The Forgotten Identifier: Being American Abroad

Abby Stephenson is a rising senior at Bryn Mawr College. She is studying Voice with a minor in Chemistry and a concentration in Vocal Performance. Abby currently directs Counterpoint A Capella teaching music, and performs in Bryn Mawr's Chamber Singers chorus both as a soloist and a chorus member. She hopes to continue teaching and performing after finishing her degree this upcoming year. 

I originally set out for Vienna, Austria with the purpose of studying Music Performance in one of the most well known music capitals of the world. While there, I was also privileged to not only stay in Vienna but also travel to six other nations throughout my time abroad: Budapest Hungary, Prague Czech Republic, Paris France, London England, and Stockholm Sweden. As I applied for the program, applied for the scholarship to go, and booked my trips, I was faced with multiple friends and family members who warned me that some European nations had racist people. They warned me that Austria and some of the other countries did not have a lot black people and had a mass of people who were not comfortable being around those with darker skin tones. Being in the countries both affirmed and disproved these statements.

Throughout my time abroad, I was faced with both good and bad racial experiences. I was treated as an equal human but also disregarded as something that was non-existent. I was placed in boxes from prostitution to black American stereotypes of twerking culture. I was both stared at and hyper-sexualized for my unique skin tone and look, and also celebrated and accepted as any other human being.

But even in these circumstances, I found myself falling back on my identity as an American. Being black and abroad is one thing to think about, but being American abroad comes with powers and internal struggles you never realize until you step outside of the U.S.--power that you forget exists. Being American abroad adds a level of privilege that is immeasurable. This power is a combination of self-assurance in your level of education, but also self-awareness about your privilege abroad. People abroad can sometimes become more accepting toward you because you are American. It insinuates that you have a level of exposure and power that could fill you with confidence, or overwhelm you with guilt because others don’t have this privilege.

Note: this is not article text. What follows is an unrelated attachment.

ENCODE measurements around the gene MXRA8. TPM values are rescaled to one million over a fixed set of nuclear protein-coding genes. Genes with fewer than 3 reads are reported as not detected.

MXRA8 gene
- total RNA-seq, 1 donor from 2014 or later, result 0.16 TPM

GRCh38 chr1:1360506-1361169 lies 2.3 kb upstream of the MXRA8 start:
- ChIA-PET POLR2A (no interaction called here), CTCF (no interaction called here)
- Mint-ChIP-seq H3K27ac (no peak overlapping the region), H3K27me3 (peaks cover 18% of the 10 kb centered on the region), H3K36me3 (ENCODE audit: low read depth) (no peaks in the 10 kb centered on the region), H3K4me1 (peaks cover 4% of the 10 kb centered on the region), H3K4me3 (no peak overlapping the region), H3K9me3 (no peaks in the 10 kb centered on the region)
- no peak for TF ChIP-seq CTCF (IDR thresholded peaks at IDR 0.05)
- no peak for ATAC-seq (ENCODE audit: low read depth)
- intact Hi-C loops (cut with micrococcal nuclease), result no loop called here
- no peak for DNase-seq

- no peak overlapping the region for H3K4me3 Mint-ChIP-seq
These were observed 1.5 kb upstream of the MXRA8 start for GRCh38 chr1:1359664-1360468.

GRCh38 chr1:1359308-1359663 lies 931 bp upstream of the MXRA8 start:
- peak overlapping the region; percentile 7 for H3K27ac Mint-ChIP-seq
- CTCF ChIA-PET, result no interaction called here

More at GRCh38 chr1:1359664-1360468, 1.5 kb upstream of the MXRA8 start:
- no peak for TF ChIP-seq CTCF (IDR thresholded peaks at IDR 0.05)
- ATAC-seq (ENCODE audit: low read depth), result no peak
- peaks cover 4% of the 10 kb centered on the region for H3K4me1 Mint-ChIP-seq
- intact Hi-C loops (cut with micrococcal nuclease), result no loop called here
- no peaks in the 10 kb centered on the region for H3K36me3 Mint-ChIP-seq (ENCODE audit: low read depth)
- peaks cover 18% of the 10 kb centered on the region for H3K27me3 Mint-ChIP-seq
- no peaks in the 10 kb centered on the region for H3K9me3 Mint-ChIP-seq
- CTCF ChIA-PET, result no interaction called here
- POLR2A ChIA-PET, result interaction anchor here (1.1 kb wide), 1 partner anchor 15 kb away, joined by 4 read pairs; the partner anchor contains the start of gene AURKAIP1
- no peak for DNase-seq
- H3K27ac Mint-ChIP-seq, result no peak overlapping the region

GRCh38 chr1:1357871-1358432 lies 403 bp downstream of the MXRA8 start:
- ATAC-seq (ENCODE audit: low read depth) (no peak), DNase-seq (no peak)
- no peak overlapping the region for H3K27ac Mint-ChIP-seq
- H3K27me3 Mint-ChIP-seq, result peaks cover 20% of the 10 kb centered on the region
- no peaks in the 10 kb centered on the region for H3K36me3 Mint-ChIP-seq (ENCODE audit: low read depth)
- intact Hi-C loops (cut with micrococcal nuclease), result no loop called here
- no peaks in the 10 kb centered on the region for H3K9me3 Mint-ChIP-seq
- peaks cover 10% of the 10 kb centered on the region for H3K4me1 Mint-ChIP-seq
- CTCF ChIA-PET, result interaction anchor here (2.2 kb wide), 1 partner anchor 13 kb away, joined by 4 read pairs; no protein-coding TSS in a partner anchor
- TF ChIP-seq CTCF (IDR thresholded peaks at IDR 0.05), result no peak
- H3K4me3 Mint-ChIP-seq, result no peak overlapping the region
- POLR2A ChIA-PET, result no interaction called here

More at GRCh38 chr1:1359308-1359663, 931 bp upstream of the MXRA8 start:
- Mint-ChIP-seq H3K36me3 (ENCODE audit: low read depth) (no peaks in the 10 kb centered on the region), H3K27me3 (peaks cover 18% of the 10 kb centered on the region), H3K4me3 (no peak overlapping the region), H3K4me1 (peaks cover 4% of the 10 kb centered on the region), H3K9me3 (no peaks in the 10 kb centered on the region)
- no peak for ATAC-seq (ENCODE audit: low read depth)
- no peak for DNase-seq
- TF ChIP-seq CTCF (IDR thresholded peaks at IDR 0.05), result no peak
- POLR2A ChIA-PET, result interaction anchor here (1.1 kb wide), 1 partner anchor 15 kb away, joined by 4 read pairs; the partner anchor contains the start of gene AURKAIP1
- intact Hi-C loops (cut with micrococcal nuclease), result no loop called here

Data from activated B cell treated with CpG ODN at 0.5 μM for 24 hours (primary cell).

The key is to not let this American identity make you too confident or too self-conscious. Do not get caught up in the guilt that could drive you away from embracing a culture, or the confidence that could be mistaken as elitism. Embrace the identity channeling that privilege into a motivation to make a difference. Use that drive to further your education so you can educate others. Become a new representative of your own identity as an American. I found myself representing my Caribbean-Afro-American culture everywhere I went as a way to educate others that America is a mix of cultures and not just blackness that is made up of perceived stereotypes from television and pop culture. 

In fact, you should go abroad because you are American. Go abroad to take advantage of the privilege you have to experience the world from your own perspective and to find ways to create that privilege for others. But most importantly, go abroad because your identity and story is unique and something to share. Go abroad to learn about a different culture and to properly educate others about your own culture. Your story as a Black American traveling is more valuable than you could ever imagine.